Establishing the Impact of Vascular Damage on Tumor Response to High-Dose Radiation Therapy

While stereotactic body radiation therapy (SBRT) is currently utilized as a treatment for a wide variety of cancers, the underlying mechanism by which this treatment eradicates tumor cells more effectively than conventional radiotherapy – either indirectly, by damaging the tumor vasculature, or directly, due to the increased radiation dose – remains controversial. To better understand this issue, the authors used genetically engineered mouse models of sarcoma and lung cancer to selectively delete the ATM gene, which hypersensitizes cells to radiation, in either endothelial cells or primary tumor cells. They found that SBRT exposure had a bigger impact on tumor cells than endothelial cells in the local tumor control of both cancer models. These results indicate that the major therapeutic benefit of SBRT is derived from the direct killing of tumor cells. This article was featured on the cover of this issue.

Journal: Molecular Cancer Therapeutics

First-in-Class Phosphorylated-p68 Inhibitor RX-5902 Inhibits β-Catenin Signaling and Demonstrates Antitumor Activity in Triple-Negative Breast Cancer

The RNA helicase p68, when phosphorylated, is associated with tumorigenic transformation, cancer progression, invasion, and metastasis, and is aberrantly expressed in triple negative breast cancer (TNBC) cells. This study evaluated the first-in-class phosphorylated-p68 inhibitor RX-5902 in preclinical models of TNBC. The researchers found that RX-5902 was active in both TNBC cell lines and in TNBC patient-derived xenograft (PDX) models, and gene set enrichment analysis revealed that treatment with RX-5902 resulted in a decrease in the expression of β-catenin and MCL-1, which may mediate apoptosis and cell death. The authors note that a phase II clinical trial evaluating RX-5902 in patients with TNBC is currently enrolling. This article was highlighted in this issue.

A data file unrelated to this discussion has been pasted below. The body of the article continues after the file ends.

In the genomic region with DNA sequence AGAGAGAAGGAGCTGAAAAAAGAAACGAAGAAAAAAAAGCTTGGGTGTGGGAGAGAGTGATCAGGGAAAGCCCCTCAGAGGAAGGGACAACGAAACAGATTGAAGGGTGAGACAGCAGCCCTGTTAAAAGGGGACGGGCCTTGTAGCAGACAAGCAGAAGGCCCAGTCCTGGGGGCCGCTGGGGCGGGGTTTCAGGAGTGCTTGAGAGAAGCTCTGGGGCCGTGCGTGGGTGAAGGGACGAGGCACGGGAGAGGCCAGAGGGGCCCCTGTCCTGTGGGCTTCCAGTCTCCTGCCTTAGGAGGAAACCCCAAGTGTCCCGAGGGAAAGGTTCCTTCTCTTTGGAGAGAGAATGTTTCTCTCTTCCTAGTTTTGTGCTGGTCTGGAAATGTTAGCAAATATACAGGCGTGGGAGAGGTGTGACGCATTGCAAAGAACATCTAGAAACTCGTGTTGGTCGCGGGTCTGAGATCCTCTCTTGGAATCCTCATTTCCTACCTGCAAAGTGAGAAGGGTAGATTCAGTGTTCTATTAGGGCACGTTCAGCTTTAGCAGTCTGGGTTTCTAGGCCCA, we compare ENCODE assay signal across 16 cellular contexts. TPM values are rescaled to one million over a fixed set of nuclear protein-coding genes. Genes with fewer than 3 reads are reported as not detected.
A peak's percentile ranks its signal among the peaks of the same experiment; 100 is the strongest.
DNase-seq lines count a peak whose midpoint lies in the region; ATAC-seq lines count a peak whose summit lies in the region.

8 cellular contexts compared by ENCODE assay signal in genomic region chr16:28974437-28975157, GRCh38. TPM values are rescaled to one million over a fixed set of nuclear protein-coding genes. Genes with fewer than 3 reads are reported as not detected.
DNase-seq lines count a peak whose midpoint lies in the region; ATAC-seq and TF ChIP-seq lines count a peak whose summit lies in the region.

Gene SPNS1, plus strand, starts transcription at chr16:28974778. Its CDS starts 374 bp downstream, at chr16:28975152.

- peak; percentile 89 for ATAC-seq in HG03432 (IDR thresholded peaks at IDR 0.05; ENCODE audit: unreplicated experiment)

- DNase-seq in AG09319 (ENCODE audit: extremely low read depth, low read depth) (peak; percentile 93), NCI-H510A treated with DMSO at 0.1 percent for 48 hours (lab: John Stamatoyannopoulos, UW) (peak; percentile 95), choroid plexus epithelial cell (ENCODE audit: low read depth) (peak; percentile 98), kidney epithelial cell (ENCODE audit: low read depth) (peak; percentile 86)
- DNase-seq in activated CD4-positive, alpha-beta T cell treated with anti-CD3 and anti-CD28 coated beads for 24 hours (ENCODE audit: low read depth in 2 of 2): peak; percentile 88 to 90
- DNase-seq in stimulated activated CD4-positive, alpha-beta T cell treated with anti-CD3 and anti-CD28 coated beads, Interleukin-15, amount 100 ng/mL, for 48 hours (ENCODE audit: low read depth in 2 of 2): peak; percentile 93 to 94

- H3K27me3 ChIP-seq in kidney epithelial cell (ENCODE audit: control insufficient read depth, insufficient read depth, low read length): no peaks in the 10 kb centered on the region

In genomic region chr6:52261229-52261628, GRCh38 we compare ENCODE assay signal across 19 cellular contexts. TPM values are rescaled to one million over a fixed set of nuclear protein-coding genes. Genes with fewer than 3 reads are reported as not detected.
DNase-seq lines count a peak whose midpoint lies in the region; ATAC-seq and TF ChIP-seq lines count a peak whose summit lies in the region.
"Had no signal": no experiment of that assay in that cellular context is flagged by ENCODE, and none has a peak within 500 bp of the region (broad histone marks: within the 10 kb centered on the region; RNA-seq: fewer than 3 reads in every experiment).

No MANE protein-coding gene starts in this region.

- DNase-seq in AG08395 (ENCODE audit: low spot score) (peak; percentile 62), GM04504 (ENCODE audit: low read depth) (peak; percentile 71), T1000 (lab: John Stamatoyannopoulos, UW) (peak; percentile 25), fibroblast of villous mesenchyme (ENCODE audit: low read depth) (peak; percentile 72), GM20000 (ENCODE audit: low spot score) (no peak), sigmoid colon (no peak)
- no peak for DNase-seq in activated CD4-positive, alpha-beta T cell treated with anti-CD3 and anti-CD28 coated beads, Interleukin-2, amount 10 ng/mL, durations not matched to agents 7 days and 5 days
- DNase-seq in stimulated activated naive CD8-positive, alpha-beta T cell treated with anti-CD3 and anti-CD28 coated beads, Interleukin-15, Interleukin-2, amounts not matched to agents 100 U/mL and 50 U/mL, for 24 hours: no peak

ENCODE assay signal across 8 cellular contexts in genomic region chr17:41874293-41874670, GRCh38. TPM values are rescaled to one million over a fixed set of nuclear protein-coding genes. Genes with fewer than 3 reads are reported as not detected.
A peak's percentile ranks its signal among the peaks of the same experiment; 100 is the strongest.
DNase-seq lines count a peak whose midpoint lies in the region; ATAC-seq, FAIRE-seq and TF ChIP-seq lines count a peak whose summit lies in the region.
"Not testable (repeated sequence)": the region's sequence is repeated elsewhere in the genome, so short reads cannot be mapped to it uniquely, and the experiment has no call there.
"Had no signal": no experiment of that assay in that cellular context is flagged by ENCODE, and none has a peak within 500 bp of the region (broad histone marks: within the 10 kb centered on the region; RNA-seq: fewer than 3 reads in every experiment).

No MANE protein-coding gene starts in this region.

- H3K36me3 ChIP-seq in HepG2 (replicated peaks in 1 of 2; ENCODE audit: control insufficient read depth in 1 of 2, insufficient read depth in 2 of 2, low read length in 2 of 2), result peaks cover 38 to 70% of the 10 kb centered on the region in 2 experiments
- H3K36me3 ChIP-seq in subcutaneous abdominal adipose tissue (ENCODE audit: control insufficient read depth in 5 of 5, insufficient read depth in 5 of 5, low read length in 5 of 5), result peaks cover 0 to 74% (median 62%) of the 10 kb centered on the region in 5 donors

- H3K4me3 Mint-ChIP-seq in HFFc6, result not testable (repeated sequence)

Journal: Cancer Discovery

Infiltrating Myeloid Cells Drive Osteosarcoma Progression via GRM4 Regulation of IL23

A genome-wide association study previously linked a locus within the glutamate metabotropic receptor 4 (GRM4) gene to osteosarcoma susceptibility, but the biological role of GRM4 in osteosarcoma remains unclear. In this study, the authors demonstrated that Grm4-/- mice had accelerated tumor development in response to radiation compared to wild-type mice, suggesting that GRM4 has a tumor-suppressive effect. Grm4-/- mice exhibited increased expression of the IL23 cytokine. The authors found that Il23-/- mice were resistant to osteosarcoma development, and higher IL23 expression was associated with worse survival outcomes in human patients. Agonists of GRM4 or a neutralizing antibody to IL23 suppressed osteosarcoma development in mice. Together, the results implicate GRM4 and IL23 as potential therapeutic targets for the treatment of osteosarcoma. This article was highlighted in this issue. A related commentary can be found here.

Journal: Cancer Prevention Research

Intermittent Dosing Regimens of Aspirin and Naproxen Inhibit Azoxymethane-Induced Colon Adenoma Progression to Adenocarcinoma and Invasive Carcinoma